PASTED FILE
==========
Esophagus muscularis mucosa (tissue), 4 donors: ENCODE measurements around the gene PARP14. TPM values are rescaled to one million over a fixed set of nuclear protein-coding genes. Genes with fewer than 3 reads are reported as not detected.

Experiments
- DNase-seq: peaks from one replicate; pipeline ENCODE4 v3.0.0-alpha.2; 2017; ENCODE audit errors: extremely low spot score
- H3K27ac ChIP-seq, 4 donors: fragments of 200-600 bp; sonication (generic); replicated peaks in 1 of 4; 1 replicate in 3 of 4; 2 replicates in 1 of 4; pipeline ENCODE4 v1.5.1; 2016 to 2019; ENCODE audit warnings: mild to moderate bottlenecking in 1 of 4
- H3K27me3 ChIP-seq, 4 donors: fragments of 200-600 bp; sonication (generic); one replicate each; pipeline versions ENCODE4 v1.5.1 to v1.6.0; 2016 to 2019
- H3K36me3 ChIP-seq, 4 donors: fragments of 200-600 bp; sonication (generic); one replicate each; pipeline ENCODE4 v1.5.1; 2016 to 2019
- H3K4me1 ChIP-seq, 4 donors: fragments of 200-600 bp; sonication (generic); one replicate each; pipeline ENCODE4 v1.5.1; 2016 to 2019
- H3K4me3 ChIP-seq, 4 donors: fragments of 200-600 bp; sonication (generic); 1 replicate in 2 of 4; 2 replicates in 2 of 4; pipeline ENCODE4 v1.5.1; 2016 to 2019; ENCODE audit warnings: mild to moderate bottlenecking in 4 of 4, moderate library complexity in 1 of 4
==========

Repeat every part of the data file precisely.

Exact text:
Esophagus muscularis mucosa (tissue), 4 donors: ENCODE measurements around the gene PARP14. TPM values are rescaled to one million over a fixed set of nuclear protein-coding genes. Genes with fewer than 3 reads are reported as not detected.

Experiments
- DNase-seq: peaks from one replicate; pipeline ENCODE4 v3.0.0-alpha.2; 2017; ENCODE audit errors: extremely low spot score
- H3K27ac ChIP-seq, 4 donors: fragments of 200-600 bp; sonication (generic); replicated peaks in 1 of 4; 1 replicate in 3 of 4; 2 replicates in 1 of 4; pipeline ENCODE4 v1.5.1; 2016 to 2019; ENCODE audit warnings: mild to moderate bottlenecking in 1 of 4
- H3K27me3 ChIP-seq, 4 donors: fragments of 200-600 bp; sonication (generic); one replicate each; pipeline versions ENCODE4 v1.5.1 to v1.6.0; 2016 to 2019
- H3K36me3 ChIP-seq, 4 donors: fragments of 200-600 bp; sonication (generic); one replicate each; pipeline ENCODE4 v1.5.1; 2016 to 2019
- H3K4me1 ChIP-seq, 4 donors: fragments of 200-600 bp; sonication (generic); one replicate each; pipeline ENCODE4 v1.5.1; 2016 to 2019
- H3K4me3 ChIP-seq, 4 donors: fragments of 200-600 bp; sonication (generic); 1 replicate in 2 of 4; 2 replicates in 2 of 4; pipeline ENCODE4 v1.5.1; 2016 to 2019; ENCODE audit warnings: mild to moderate bottlenecking in 4 of 4, moderate library complexity in 1 of 4